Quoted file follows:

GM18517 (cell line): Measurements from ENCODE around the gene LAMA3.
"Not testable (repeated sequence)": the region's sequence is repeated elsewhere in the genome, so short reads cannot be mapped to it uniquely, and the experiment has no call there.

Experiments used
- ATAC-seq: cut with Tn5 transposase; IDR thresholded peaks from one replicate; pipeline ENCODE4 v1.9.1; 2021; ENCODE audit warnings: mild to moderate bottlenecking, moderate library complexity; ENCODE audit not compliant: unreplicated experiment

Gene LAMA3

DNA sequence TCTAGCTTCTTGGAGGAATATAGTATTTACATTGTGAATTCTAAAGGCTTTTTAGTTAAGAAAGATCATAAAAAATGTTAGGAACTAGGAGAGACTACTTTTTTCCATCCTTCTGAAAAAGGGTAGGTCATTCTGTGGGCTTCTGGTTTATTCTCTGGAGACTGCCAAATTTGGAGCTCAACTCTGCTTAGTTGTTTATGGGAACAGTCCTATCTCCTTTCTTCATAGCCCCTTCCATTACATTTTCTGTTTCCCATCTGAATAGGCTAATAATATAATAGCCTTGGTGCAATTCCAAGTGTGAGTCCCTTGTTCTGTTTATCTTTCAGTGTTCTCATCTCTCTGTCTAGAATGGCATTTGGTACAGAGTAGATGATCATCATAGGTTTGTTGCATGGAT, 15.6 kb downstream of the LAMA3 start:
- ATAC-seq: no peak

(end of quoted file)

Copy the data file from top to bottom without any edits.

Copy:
GM18517 (cell line): Measurements from ENCODE around the gene LAMA3.
"Not testable (repeated sequence)": the region's sequence is repeated elsewhere in the genome, so short reads cannot be mapped to it uniquely, and the experiment has no call there.

Experiments used
- ATAC-seq: cut with Tn5 transposase; IDR thresholded peaks from one replicate; pipeline ENCODE4 v1.9.1; 2021; ENCODE audit warnings: mild to moderate bottlenecking, moderate library complexity; ENCODE audit not compliant: unreplicated experiment

Gene LAMA3

DNA sequence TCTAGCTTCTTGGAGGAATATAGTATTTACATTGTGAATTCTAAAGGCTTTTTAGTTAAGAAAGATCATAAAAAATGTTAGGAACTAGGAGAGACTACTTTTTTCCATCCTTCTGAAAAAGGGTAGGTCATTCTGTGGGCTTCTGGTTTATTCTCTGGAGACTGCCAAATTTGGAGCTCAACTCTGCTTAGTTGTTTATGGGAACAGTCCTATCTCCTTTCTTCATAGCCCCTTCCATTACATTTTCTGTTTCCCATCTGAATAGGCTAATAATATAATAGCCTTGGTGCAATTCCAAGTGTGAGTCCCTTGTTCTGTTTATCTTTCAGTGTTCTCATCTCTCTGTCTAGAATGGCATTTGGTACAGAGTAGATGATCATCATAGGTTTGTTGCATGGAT, 15.6 kb downstream of the LAMA3 start:
- ATAC-seq: no peak